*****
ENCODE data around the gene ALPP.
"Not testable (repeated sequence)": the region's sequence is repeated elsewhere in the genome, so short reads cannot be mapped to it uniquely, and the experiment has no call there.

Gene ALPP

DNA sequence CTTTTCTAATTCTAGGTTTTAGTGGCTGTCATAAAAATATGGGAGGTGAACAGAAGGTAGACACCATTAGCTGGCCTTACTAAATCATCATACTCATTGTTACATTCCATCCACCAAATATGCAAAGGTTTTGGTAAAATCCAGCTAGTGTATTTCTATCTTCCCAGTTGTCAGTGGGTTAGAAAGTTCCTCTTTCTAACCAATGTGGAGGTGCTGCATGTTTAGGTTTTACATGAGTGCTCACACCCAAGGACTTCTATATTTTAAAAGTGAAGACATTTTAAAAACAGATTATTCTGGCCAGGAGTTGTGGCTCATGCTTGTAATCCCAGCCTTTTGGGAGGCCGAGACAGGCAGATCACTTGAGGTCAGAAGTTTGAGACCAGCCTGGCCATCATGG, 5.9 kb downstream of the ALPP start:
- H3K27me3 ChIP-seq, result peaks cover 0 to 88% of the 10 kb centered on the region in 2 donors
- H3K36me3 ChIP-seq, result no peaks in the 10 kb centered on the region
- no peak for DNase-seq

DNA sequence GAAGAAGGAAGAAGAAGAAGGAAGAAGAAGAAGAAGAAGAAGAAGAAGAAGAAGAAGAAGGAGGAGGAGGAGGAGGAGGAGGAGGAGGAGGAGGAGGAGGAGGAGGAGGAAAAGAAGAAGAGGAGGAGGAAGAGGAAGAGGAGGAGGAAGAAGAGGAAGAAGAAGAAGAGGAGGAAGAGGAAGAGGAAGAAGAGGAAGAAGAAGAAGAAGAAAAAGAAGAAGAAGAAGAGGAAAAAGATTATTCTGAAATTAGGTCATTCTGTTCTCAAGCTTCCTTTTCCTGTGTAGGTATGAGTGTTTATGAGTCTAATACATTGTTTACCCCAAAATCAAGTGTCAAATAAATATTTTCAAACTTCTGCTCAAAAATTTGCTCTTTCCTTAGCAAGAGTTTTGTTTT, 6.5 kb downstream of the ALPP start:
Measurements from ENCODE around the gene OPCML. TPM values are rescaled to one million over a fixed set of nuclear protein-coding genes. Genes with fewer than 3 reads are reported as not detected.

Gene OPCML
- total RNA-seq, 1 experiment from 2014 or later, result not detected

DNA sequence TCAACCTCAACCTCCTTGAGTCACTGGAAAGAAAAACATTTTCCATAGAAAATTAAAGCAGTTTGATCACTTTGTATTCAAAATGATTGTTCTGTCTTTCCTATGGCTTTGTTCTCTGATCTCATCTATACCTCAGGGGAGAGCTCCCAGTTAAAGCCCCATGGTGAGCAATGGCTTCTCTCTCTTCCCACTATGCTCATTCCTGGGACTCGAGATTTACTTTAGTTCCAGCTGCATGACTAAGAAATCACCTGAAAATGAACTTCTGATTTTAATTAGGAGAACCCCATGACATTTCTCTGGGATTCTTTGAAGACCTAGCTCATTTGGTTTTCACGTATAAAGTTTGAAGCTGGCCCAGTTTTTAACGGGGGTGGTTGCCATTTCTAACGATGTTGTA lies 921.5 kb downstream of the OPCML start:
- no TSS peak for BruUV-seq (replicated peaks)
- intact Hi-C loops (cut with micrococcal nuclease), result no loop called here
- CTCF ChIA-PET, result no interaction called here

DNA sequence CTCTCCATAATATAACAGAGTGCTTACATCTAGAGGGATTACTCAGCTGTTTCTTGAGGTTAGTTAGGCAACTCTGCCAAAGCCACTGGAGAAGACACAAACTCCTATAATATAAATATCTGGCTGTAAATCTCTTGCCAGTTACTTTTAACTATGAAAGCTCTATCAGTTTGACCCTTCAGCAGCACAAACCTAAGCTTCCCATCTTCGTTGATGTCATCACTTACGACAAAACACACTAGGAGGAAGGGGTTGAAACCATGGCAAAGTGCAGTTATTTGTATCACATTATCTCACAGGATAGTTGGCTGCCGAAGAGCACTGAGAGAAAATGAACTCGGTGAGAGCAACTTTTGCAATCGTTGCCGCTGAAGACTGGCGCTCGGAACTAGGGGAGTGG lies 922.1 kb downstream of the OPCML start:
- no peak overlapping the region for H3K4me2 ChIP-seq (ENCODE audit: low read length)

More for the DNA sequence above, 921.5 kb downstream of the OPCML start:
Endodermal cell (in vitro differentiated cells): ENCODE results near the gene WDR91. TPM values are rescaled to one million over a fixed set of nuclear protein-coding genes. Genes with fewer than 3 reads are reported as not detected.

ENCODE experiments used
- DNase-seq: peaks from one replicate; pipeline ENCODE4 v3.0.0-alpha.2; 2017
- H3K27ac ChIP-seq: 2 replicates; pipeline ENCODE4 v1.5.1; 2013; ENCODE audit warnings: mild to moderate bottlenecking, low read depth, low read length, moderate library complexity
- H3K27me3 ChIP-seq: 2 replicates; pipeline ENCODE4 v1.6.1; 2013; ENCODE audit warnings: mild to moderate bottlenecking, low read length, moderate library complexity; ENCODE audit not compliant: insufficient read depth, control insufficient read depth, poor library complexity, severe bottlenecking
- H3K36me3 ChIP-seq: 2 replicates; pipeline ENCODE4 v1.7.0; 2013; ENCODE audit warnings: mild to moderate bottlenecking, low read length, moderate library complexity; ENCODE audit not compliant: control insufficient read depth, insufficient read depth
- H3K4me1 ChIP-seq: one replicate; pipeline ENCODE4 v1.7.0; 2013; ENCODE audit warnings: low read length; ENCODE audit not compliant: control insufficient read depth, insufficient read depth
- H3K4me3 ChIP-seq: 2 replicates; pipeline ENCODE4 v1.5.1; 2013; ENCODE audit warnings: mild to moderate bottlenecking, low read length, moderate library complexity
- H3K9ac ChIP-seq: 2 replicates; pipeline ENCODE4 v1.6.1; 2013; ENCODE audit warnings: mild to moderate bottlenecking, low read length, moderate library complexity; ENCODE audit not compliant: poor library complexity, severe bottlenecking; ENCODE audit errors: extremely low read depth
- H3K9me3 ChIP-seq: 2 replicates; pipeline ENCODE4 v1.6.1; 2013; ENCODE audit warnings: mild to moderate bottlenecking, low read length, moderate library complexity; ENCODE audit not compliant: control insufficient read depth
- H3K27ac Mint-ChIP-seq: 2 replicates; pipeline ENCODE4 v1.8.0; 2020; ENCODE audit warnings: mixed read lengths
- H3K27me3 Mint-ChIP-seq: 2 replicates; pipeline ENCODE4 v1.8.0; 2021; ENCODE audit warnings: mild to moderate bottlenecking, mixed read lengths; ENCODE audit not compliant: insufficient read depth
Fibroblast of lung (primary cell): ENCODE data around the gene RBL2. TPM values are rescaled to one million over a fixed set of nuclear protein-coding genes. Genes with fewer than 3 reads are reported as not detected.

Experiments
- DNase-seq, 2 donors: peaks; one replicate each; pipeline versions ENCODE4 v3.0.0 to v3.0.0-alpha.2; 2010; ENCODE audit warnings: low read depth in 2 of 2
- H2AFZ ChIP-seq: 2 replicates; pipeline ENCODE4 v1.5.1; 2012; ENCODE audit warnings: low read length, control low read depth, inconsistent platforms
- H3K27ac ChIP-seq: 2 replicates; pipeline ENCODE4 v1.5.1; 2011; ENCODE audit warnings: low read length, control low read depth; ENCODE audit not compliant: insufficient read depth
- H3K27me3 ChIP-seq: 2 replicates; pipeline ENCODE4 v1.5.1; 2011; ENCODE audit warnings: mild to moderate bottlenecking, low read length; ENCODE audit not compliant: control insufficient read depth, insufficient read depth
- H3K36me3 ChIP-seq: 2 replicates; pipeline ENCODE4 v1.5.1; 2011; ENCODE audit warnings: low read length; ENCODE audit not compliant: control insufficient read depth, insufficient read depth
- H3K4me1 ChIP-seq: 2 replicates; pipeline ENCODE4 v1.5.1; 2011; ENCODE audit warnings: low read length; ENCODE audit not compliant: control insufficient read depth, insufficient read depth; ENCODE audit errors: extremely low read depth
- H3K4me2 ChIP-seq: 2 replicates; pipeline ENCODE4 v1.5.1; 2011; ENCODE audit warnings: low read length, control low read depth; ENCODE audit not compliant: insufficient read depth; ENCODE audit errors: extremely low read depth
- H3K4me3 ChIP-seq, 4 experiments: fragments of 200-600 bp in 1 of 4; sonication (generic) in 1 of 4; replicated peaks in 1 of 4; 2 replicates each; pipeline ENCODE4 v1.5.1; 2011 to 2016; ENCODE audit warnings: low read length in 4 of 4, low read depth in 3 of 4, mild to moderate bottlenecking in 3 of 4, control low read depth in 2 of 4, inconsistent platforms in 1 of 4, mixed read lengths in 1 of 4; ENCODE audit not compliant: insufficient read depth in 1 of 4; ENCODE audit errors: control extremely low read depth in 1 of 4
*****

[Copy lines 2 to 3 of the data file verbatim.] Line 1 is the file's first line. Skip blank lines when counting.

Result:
"Not testable (repeated sequence)": the region's sequence is repeated elsewhere in the genome, so short reads cannot be mapped to it uniquely, and the experiment has no call there.

Gene ALPP